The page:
Creativity in Narcolepsy Type 1: The Role of Dissociated REM Sleep Manifestations
Purpose: A higher creative potential has been reported in narcoleptic patients and linked to lucid dreaming. The aim of the present study was to explore the role of narcolepsy symptoms (presence and severity) in predicting creativity.
Patients and Methods: Sixty-six consecutive type 1 narcolepsy patients (mean age 38.62 ± 17.05, 31 females) took part in this study. Creative achievement in different life domains and creative beliefs were assessed by a self-reported questionnaire and a scale measuring the creative self, respectively; creative performance was measured through a divergent thinking test (generation of alternative original solutions to an open problem).
Results: We found a key effect of hypnagogic hallucinations in modulating creative behaviour. We therefore tested at first whether hypnagogic hallucinations could interact with specific mental states associated with creativity and in particular mind wandering, a factor associated with both creative performance and achievement. Secondly, we verified if hypnagogic hallucinations could influence the definition of creative identity in type 1 narcolepsy patients, which in turn could predict their creative achievement and creative performance. Results showed that spontaneous mind wandering influenced creative achievement through a moderation effect of sleep paralysis and hypnagogic hallucinations. Moreover, sleep paralysis and hypnagogic hallucinations indirectly influenced, through creative identity, both creative achievement and performance (fluency score).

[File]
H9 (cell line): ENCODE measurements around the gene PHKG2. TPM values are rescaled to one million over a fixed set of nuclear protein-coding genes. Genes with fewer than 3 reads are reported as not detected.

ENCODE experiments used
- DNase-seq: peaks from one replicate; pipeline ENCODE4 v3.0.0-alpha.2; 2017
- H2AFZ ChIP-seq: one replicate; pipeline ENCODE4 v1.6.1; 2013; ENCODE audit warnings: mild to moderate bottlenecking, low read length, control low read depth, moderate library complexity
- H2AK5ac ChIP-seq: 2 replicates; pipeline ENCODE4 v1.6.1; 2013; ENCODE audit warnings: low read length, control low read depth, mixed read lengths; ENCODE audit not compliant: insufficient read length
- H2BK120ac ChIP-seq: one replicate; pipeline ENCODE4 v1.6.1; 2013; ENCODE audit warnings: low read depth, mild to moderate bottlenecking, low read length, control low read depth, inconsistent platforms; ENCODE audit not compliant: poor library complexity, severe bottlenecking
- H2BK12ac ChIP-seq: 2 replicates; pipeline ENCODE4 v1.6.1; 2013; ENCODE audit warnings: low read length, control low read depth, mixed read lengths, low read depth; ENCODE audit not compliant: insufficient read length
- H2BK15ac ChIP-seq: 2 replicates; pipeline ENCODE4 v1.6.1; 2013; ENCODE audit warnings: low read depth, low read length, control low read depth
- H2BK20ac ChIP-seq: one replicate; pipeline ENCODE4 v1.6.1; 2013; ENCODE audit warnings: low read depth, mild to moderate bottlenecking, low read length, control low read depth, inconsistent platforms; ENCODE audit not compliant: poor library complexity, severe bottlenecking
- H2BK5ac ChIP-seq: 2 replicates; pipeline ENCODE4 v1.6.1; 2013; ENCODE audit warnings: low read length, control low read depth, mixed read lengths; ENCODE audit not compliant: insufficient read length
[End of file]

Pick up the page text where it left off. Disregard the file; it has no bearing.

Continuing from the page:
Conclusion: Our results highlight the role of hypnagogic hallucinations in triggering the process of mind wandering which leads to greater creative success. In addition, this symptom affects creative identity in narcolepsy, leading in turn to higher creative success and creative potential of narcoleptic patients.